Newspaper article Sunshine Coast Daily (Maroochydore, Australia)

Tears for Son Still in Mental Health Ward

Newspaper article Sunshine Coast Daily (Maroochydore, Australia)

Tears for Son Still in Mental Health Ward

Article excerpt

Byline: SCOTT SAWYER

IT'S been nine long months for a Coast family trying to free their son from the mental health ward at Nambour General Hospital.

The 23-year-old, who was admitted in April last year, has an acquired brain injury from a car accident in 2011 but as there is insufficient space for him in supervised care, the young man has been forced to reside in the hospital's mental health ward.

He manages to spend just a few hours a day with his family before being returned to the facility.

In November, it was reported that his accommodation in the hospital cost about $800 a day and the difference between him being in the ward or living in the broader community under supervision was only about an extra $8000 a year.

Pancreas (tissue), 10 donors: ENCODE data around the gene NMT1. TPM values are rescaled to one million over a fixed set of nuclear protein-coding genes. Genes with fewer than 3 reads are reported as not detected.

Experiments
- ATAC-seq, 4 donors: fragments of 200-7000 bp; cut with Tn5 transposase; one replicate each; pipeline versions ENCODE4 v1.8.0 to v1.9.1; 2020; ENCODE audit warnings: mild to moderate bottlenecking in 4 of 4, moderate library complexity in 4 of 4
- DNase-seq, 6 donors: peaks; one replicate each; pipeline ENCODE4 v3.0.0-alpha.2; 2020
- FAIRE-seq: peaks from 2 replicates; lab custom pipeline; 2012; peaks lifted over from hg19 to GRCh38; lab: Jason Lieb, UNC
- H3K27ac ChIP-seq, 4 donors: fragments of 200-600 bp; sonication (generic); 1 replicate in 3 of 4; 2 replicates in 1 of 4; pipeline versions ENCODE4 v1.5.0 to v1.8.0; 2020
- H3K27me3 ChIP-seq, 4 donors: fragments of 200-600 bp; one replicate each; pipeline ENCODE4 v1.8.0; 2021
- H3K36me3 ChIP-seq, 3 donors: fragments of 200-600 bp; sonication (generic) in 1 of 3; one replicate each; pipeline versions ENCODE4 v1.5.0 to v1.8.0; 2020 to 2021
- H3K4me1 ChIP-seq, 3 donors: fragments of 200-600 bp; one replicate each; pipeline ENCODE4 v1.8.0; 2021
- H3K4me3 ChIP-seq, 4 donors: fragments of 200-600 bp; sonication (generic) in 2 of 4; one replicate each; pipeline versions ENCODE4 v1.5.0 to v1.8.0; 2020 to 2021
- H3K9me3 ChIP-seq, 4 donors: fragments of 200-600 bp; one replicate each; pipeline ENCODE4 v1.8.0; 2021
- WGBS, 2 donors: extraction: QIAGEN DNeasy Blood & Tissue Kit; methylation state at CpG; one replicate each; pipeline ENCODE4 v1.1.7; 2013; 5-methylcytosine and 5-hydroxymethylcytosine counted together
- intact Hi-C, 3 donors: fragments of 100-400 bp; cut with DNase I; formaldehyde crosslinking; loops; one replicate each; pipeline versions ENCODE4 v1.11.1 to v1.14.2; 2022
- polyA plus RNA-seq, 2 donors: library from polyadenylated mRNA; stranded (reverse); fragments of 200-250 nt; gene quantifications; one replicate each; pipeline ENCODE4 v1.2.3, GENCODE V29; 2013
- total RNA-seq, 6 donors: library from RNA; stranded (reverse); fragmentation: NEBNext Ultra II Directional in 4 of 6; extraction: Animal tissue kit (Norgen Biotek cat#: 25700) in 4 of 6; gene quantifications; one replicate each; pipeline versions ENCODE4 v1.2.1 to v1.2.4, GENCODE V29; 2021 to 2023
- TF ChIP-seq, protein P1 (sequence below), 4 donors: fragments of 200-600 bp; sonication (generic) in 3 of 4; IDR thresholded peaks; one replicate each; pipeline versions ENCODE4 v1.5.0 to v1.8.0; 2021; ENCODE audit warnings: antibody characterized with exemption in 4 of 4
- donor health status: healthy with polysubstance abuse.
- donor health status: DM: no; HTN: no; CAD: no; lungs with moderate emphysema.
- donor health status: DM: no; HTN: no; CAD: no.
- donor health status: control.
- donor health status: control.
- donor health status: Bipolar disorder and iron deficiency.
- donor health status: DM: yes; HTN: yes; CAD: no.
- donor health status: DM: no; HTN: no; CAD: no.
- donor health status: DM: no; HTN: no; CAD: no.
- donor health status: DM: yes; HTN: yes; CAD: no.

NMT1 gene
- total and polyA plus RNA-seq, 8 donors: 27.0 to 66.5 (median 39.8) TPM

It's been a gut-wrenching time for the man's family.

His mother, who cannot be identified for legal reasons, spoke about the challenges faced by her son and the rest of the family over the past nine months.

"It is frustrating because the biggest thing is I want to get him into somewhere to see how he takes to it," she said.

The toughest part was not being able to find out whether her son can transition smoothly into supervised care.

"My biggest thing is to get him into a house where he's safe, other people are safe and he could start to look for a job he could possibly do," she said. "He needs the care but the money isn't there."

Last month, the family's Nambour-based solicitor Peter Boyce told the Daily of the frustrations for the young man, who he said could be working even as a trolley boy under supervision, for example.

The man's mother said work was something he spoke about often, and she managed to open up a little on the effects the injury had on her son, before her emotions got the better of her.

"It's his personality that's changed," she said.

"He has a bit of an inability to read social situations. …

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